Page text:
Further, based on our analysis of the Florida Incident, we concluded that the FDIC had not properly applied the criteria in OMB Memorandum M-16-03 when it determined that the incident was not major. Specifically, the FDIC based its determination on various mitigation factors related to the “risk of harm” posed by the incident. Although such factors have relevance in determining the mitigation actions to be taken in addressing incidents, the factors are not among those listed in OMB Memorandum M-16-03 for agencies to consider when determining whether incidents are major and, therefore, are not relevant. We notified the CIO on February 19, 2016 that our analysis of the Florida Incident found that reasonable grounds existed to designate the incident as major as of December 2, 2015, and, as such, the incident warranted immediate reporting to the Congress. The FDIC subsequently reported the Florida Incident to the Congress as major on February 26, 2016.

When the FDIC did notify the Congress of the incident, certain risk mitigation factors in the notifications were either unsupported by adequate evidence and/ or inconsistent with information available at the time. As a result, in our view, the notifications did not accurately portray the extent of risk associated with the incident. Our analysis of the Florida Incident also found that:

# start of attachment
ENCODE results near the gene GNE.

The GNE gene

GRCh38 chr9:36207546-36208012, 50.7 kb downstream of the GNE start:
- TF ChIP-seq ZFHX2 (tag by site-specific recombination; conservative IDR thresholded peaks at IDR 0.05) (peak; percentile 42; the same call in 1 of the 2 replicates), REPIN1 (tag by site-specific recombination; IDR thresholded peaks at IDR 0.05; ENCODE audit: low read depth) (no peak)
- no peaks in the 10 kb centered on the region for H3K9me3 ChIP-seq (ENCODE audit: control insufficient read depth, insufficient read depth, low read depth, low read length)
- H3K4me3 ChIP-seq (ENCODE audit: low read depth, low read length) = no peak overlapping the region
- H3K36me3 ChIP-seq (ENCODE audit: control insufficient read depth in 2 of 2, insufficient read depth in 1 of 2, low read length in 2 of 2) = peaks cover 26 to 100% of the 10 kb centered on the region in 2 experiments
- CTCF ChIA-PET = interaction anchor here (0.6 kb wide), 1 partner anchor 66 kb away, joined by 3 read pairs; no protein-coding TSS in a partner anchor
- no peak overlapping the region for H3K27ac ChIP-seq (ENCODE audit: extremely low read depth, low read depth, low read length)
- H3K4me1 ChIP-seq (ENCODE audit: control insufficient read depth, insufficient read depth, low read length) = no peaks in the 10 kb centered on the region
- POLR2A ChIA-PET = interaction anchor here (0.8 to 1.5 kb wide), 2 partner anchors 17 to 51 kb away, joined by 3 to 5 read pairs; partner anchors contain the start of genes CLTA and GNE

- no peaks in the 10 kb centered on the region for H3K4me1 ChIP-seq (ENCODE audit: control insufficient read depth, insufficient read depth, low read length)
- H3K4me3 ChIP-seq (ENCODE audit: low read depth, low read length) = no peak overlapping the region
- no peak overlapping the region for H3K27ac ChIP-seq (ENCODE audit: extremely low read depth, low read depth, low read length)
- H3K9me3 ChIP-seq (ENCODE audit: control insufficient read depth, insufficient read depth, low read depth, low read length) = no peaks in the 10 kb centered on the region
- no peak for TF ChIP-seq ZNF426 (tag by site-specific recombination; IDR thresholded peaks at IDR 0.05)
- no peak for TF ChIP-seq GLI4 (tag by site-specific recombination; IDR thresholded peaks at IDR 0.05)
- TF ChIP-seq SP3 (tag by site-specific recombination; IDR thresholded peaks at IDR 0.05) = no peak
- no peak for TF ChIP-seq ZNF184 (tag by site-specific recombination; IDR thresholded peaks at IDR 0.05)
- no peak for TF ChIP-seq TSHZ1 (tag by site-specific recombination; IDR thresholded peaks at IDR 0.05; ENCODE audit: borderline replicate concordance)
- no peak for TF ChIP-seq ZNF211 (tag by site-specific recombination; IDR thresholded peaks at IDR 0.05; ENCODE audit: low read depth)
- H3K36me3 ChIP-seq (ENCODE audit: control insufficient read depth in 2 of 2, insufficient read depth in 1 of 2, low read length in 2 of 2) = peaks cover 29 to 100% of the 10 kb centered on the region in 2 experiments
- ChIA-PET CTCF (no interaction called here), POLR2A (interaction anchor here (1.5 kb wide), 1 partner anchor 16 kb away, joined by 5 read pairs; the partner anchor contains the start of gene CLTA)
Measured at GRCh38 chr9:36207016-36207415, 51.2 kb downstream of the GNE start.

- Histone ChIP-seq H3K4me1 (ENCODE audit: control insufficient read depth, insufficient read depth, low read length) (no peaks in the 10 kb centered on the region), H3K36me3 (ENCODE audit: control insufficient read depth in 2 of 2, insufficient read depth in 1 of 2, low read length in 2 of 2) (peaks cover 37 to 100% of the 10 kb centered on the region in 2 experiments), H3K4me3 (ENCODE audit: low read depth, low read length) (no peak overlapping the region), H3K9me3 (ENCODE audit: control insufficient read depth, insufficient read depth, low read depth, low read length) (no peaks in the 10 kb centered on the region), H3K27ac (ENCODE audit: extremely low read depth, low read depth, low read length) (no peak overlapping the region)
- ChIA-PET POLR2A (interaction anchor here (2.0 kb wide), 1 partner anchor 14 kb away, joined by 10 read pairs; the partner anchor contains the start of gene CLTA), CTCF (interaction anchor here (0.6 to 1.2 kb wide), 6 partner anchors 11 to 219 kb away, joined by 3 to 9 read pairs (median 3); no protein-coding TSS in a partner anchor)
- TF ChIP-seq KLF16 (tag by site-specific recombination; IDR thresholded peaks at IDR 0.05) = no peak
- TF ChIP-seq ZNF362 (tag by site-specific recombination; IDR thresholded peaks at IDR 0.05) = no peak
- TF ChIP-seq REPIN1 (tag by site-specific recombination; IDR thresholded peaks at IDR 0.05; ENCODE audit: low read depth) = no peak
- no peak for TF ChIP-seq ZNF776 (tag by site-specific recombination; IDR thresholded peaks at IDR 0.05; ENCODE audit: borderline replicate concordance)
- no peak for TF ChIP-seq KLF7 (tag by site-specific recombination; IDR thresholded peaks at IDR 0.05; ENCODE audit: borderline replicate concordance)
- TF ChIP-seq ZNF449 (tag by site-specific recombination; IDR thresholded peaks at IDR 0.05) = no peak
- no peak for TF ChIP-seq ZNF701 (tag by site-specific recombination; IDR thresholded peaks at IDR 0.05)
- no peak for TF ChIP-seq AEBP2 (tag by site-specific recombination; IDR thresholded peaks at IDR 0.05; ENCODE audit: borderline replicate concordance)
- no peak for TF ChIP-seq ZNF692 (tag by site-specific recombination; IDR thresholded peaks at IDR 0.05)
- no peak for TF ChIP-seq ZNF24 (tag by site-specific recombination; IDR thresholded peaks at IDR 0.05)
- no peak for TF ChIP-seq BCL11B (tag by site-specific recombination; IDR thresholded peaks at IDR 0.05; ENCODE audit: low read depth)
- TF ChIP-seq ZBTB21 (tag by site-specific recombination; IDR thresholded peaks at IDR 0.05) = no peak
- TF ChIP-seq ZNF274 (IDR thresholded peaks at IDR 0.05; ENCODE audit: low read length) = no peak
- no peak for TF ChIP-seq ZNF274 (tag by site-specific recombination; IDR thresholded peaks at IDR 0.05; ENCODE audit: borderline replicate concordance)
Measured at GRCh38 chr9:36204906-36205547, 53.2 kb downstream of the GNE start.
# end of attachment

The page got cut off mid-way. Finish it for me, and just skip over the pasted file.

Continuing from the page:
• More than 4 weeks had elapsed between the initial discovery of the incident and a determination that the incident was a breach.

• The decision about whether individuals and organizations potentially affected by the incident would be notified was untimely, and a required notification to another federal agency was not made in a timely manner.

• Records documenting investigative activities were not centrally managed and sometimes contained unreliable information, and the underlying rationale and discussions pertaining to certain decisions were not always documented.

The results of our analysis of the Florida Incident prompted the CIO to initiate a review of similarly situated information security incidents that occurred after the OMB issued Memorandum M-16-03 to determine whether additional incidents warranted designation as major. The CIO’s review resulted in six additional incidents being reported to the Congress as major between March and May 2016.

On May 5, 2016, the CIO provided our office with an outline of a plan describing a number of initiatives aimed at addressing policy and program shortcomings in the FDIC’s incident response processes. Such initiatives include, but are not limited to, developing an overarching incident response program guide, hiring an incident response coordinator, implementing a new incident tracking system, updating incident response policies and procedures, and performing a comprehensive assessment of the FDIC’s information security and privacy programs.